Original OK Corral documents re-discovered in Bisbee
Will be presented to state during ceremony Wednesday at State Capitol
Newly-discovered documents related to the infamous Gunfight at OK Corral will be handed over to Secretary of State Ken Bennett during a ceremony at 11:30 a.m. Wednesday at the State Capitol .
The documents are part of the original 1881 coroner's inquest, and include 36 pages of handwritten court-reporter testimony from eyewitnesses to the Tombstone showdown that left 3 men dead and featured Wild West figures like Doc Holliday and Wyatt Earp. Secretary Bennett will accept the historic records and transfer them to State Archives, which will have them restored and preserved. The documents will be handed over during a ceremony on the Senate lawn at the State Capitol , 1700 W. Washington.
“I'm thrilled that local officials have chosen to entrust the state with these important historic documents,” Secretary Bennett said. “State Archives now can ensure that they are restored and protected for future generations of Arizonans to enjoy.”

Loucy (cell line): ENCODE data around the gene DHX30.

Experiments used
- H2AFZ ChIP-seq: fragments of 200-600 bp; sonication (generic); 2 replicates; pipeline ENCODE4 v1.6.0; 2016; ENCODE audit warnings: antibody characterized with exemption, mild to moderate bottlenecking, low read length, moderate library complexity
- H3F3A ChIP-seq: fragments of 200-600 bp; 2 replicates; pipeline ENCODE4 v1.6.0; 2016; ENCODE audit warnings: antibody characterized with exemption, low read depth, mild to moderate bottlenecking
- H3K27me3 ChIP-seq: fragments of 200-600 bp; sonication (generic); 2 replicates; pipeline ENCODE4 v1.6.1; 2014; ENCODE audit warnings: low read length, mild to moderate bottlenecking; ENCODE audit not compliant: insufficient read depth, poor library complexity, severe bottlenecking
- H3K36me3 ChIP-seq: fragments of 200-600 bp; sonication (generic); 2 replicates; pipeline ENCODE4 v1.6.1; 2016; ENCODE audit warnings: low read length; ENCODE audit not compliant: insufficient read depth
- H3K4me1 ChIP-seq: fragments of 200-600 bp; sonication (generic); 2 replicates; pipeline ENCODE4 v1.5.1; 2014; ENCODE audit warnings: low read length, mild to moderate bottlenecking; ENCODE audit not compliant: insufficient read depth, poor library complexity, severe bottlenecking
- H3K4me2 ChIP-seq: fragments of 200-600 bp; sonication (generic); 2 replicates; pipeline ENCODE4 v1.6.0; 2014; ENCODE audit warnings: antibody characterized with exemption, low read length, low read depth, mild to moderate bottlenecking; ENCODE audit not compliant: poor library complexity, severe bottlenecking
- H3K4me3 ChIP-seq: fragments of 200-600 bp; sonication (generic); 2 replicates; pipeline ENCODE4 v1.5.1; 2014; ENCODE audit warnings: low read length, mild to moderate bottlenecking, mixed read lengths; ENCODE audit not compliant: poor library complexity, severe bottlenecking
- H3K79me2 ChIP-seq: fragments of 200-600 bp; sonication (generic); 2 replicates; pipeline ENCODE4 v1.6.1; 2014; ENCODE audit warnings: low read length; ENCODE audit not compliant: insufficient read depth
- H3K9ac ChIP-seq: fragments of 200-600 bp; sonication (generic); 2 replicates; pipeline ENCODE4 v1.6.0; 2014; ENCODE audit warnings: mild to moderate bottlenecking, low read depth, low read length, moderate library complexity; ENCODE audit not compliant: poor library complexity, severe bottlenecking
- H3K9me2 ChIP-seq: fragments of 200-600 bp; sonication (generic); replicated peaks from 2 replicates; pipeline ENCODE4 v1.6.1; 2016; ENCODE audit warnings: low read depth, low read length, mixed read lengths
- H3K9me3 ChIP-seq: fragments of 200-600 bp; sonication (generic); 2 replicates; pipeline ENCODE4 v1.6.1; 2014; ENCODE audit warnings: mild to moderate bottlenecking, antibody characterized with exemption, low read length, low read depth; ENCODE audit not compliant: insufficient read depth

The OK Corral ceremony will serve as a highlight for the 14 th annual Arizona Library Legislative Day, an opportunity to celebrate the important role that libraries play in our local communities. Library advocates will be at the Capitol beginning at 9 a.m., and will meet with legislators and rally on the Capitol lawn to communicate the critical needs that libraries serve. That includes acting as a portal to information, both online and in print, as well as assisting with the archival of state records.
The newly-uncovered OK Corral documents were found March 31 as a pair of Cochise County Superior Court clerks were re-organizing exhibits in an old jail storage space at the courthouse in Bisbee. They noticed a box marked “Juvenile,” and saw some manila envelopes marked “Keep.” The date: 1881. Inspecting closer, they saw that the documents were quite old and brought them to a supervisor.
Cochise County could have chosen to retain possession of the papers, but Superior Court Clerk Denise Lundin opted to have them transferred to Arizona State Archives, in Phoenix .
“We are record-keepers, not archivists,” she said. “We have neither the resources nor the expertise to properly handle these important and valuable documents. They are bigger than Cochise County , and the state of Arizona should have custody as they are part of our state's heritage.”
The documents will be housed at the Polly Rosenbaum Archives building, where state-of-the-art temperature and humidity controls will help ensure their preservation for posterity.